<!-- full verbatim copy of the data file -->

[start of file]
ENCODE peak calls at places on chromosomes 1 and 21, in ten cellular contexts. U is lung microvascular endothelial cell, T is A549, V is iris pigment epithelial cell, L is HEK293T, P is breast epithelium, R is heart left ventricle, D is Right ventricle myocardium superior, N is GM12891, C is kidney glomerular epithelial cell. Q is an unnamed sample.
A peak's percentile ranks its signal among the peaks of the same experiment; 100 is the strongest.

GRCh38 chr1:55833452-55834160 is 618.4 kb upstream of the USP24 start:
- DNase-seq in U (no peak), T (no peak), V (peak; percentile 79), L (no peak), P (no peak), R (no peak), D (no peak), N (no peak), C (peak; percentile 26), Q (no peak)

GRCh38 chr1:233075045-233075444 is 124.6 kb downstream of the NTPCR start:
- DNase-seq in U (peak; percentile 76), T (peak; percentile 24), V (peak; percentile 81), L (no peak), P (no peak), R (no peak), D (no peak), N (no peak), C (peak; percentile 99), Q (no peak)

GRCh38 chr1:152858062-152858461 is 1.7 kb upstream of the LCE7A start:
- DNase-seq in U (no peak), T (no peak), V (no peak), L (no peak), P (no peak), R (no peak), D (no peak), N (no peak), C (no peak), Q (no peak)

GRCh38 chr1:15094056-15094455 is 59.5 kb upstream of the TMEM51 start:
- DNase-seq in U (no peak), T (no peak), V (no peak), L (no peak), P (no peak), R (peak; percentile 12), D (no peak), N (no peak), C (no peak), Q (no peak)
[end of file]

ENCODE peak calls at places on chromosomes 1 and 21, in ten cellular contexts. U is lung microvascular endothelial cell, T is A549, V is iris pigment epithelial cell, L is HEK293T, P is breast epithelium, R is heart left ventricle, D is Right ventricle myocardium superior, N is GM12891, C is kidney glomerular epithelial cell. Q is an unnamed sample.
A peak's percentile ranks its signal among the peaks of the same experiment; 100 is the strongest.

GRCh38 chr1:55833452-55834160 is 618.4 kb upstream of the USP24 start:
- DNase-seq in U (no peak), T (no peak), V (peak; percentile 79), L (no peak), P (no peak), R (no peak), D (no peak), N (no peak), C (peak; percentile 26), Q (no peak)

GRCh38 chr1:233075045-233075444 is 124.6 kb downstream of the NTPCR start:
- DNase-seq in U (peak; percentile 76), T (peak; percentile 24), V (peak; percentile 81), L (no peak), P (no peak), R (no peak), D (no peak), N (no peak), C (peak; percentile 99), Q (no peak)

GRCh38 chr1:152858062-152858461 is 1.7 kb upstream of the LCE7A start:
- DNase-seq in U (no peak), T (no peak), V (no peak), L (no peak), P (no peak), R (no peak), D (no peak), N (no peak), C (no peak), Q (no peak)

GRCh38 chr1:15094056-15094455 is 59.5 kb upstream of the TMEM51 start:
- DNase-seq in U (no peak), T (no peak), V (no peak), L (no peak), P (no peak), R (peak; percentile 12), D (no peak), N (no peak), C (no peak), Q (no peak)